Your June 16 editorial, "Parading ailments to sell pills," unfortunately, overlooks the educational benefits of direct-to- consumer advertising of prescription medicines. Questioning the legitimacy of certain conditions and the medicines developed to fight them does not advance quality healthcare. There is real value in advertising prescription medicines to consumers. A recent nationwide poll by Prevention Magazine and Men's Health found that 28 million patients talked to their doctors for the first time about a health condition after seeing ads for prescription medicines, and that such visits often resulted in a new, previously undetected diagnosis. Unquestionably, this kind of early detection can save lives.Skip to next paragraph
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America's pharmaceutical research companies take seriously their responsibility to patients. That is why nearly one year ago PhRMA established Guiding Principles on direct-to-consumer advertising of prescription medicines; many of these guidelines go above and beyond current legal and regulatory requirements.
Washington Senior vice president, PhRMA
Thank you for your June 16 editorial. I have long been outraged at the increasing proliferation of prescription drug commercials these past years. Only physicians should be provided pharmaceutical information from the companies making them. Such proliferation of these ads is an unconscionable attempt by the drug companies to gain even more profit from the sale of their drugs. I am a US citizen residing in Canada, and I weep for my country.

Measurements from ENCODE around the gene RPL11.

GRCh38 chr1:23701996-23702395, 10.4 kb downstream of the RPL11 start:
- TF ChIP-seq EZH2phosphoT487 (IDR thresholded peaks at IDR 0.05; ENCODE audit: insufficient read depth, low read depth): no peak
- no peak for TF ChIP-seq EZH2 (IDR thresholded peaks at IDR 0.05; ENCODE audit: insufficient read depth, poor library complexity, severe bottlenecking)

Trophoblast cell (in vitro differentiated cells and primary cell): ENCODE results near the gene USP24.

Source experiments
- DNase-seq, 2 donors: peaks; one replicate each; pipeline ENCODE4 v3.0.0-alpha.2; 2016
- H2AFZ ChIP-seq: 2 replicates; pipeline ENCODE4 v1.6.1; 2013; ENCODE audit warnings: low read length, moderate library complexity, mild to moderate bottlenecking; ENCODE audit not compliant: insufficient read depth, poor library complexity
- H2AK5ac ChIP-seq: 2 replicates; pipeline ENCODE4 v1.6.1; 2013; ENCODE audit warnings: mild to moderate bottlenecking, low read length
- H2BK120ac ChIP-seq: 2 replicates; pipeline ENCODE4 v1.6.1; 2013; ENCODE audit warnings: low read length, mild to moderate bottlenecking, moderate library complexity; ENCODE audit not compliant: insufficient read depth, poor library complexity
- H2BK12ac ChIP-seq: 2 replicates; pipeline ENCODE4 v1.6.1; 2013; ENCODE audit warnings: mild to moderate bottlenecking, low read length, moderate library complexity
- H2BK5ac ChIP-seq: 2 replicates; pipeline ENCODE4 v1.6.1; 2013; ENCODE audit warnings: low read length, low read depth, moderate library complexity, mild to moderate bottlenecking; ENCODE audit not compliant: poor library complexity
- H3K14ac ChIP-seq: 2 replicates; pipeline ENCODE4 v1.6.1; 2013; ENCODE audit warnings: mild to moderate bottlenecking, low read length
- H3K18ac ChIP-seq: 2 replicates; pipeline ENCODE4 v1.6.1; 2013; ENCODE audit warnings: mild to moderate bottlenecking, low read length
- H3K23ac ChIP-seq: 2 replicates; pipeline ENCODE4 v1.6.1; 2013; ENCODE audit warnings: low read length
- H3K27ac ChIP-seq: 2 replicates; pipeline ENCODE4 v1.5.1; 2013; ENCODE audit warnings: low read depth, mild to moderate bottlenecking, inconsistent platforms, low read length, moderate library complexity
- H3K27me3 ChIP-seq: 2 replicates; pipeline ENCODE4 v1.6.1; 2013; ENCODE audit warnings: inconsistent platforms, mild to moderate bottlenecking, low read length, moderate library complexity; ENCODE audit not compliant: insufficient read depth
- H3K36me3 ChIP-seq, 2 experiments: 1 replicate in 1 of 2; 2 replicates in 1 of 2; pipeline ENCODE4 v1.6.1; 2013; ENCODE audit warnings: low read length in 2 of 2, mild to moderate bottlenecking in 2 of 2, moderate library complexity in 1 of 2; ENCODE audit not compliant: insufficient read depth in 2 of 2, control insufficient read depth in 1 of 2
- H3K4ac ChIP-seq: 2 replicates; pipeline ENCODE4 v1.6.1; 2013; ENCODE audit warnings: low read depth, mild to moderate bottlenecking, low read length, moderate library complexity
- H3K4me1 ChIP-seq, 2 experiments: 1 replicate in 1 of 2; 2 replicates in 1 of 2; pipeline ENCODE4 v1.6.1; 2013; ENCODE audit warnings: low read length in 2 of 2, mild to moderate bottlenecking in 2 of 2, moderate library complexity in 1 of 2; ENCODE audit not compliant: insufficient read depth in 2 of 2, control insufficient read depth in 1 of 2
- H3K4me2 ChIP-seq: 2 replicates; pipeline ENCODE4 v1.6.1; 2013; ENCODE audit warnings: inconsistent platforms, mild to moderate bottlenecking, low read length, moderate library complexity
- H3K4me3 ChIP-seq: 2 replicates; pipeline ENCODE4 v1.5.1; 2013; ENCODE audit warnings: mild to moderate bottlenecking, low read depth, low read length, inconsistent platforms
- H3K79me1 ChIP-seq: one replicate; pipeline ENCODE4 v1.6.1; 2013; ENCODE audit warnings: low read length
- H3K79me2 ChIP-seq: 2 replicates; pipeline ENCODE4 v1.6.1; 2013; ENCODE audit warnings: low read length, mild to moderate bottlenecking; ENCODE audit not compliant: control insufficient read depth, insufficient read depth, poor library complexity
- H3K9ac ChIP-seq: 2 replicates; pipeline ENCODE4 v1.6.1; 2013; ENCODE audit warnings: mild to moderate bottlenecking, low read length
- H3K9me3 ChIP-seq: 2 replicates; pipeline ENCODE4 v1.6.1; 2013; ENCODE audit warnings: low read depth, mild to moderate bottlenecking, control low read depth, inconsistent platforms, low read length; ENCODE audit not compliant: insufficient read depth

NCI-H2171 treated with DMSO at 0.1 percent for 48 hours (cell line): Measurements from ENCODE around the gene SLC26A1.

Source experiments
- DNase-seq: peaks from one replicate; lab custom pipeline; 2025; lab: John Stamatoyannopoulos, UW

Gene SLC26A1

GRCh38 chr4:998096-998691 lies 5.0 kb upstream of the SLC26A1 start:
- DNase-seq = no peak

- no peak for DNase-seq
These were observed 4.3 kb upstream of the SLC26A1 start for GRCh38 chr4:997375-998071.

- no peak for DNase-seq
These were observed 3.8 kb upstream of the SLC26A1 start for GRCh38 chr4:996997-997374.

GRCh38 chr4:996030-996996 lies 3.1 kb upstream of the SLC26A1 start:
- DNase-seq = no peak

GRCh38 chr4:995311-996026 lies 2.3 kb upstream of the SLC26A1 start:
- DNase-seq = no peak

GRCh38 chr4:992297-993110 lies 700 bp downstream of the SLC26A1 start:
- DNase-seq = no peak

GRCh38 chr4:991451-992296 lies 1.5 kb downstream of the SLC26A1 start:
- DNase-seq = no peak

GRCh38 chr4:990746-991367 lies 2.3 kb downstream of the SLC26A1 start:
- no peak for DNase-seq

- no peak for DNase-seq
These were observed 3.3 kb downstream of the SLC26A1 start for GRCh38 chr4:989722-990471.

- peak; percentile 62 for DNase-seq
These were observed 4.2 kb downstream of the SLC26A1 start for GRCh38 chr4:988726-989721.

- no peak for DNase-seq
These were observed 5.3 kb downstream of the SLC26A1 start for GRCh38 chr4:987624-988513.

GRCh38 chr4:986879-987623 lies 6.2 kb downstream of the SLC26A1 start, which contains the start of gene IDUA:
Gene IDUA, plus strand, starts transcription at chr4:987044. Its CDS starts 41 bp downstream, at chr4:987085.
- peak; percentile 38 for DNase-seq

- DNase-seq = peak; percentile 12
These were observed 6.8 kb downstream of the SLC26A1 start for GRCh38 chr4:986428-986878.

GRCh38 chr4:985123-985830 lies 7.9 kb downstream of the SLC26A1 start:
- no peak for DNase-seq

Please keep applying the pressure, as a free press is one of the few weapons ordinary citizens have to fight such problems.
Langley, British Columbia
Regarding Jane Galvin's June 23 Opinion piece, "Inside an Indian call center: the big disconnect": I recently experienced the twin frustrations of a computer problem and having to call an Indian call center for help.
I am all for an educated work force getting good jobs, and I am not exactly confident in American call center agents' ability to help me resolve computer problems, but the frustration of waiting, delayed telephone relays, and then having to fight through strong accents is even more frustrating.
Call center outsourcing may save companies millions each year, but it is very painful to consumers who are already undergoing a great deal of stress as they try to resolve computer problems.
I think the computer industry, which has already soaked consumers for vast amounts of money, can do better.
Matthew Jude Egan
Regarding your June 26 editorial, "How to end beheadings in Iraq": You say what Iraq needs is an Ida Wells-Barnett. Shouldn't you instead be saying how lucky Iraq has been having had the Grand Ayatollah Ali al-Sistani?
Had we paid the man a little more respect and listened to him when he gave reasoned advice, that country would be in a whole different situation today.
Today in Iraq, Mr. Sistani is somewhat discredited for preaching patience with the Americans. I don't know if he could be the powerful voice for restraint he once was. He might not totally fit your bill, but our leaders haven't acted like Ida Wells-Barnett, either.
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